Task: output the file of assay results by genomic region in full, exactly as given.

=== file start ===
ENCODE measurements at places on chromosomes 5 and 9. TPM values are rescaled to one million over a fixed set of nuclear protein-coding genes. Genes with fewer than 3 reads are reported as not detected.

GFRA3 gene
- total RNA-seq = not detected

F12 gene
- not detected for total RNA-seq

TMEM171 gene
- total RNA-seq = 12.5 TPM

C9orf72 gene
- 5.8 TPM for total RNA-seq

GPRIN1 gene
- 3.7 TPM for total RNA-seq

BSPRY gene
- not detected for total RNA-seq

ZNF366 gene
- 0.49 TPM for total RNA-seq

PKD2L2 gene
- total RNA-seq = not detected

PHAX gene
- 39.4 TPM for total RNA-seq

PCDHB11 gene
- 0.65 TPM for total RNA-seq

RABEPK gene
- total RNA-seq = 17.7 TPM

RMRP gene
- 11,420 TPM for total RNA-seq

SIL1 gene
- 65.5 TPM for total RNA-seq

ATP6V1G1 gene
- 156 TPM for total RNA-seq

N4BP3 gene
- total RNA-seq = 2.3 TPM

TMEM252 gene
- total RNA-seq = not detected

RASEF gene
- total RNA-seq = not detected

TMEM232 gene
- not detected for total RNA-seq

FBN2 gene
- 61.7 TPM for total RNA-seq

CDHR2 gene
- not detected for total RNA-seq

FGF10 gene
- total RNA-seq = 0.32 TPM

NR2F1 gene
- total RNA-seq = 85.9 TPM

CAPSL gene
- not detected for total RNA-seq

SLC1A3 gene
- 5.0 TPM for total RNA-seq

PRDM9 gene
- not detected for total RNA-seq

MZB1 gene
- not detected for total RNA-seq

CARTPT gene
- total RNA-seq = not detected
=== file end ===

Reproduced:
ENCODE measurements at places on chromosomes 5 and 9. TPM values are rescaled to one million over a fixed set of nuclear protein-coding genes. Genes with fewer than 3 reads are reported as not detected.

GFRA3 gene
- total RNA-seq = not detected

F12 gene
- not detected for total RNA-seq

TMEM171 gene
- total RNA-seq = 12.5 TPM

C9orf72 gene
- 5.8 TPM for total RNA-seq

GPRIN1 gene
- 3.7 TPM for total RNA-seq

BSPRY gene
- not detected for total RNA-seq

ZNF366 gene
- 0.49 TPM for total RNA-seq

PKD2L2 gene
- total RNA-seq = not detected

PHAX gene
- 39.4 TPM for total RNA-seq

PCDHB11 gene
- 0.65 TPM for total RNA-seq

RABEPK gene
- total RNA-seq = 17.7 TPM

RMRP gene
- 11,420 TPM for total RNA-seq

SIL1 gene
- 65.5 TPM for total RNA-seq

ATP6V1G1 gene
- 156 TPM for total RNA-seq

N4BP3 gene
- total RNA-seq = 2.3 TPM

TMEM252 gene
- total RNA-seq = not detected

RASEF gene
- total RNA-seq = not detected

TMEM232 gene
- not detected for total RNA-seq

FBN2 gene
- 61.7 TPM for total RNA-seq

CDHR2 gene
- not detected for total RNA-seq

FGF10 gene
- total RNA-seq = 0.32 TPM

NR2F1 gene
- total RNA-seq = 85.9 TPM

CAPSL gene
- not detected for total RNA-seq

SLC1A3 gene
- 5.0 TPM for total RNA-seq

PRDM9 gene
- not detected for total RNA-seq

MZB1 gene
- not detected for total RNA-seq

CARTPT gene
- total RNA-seq = not detected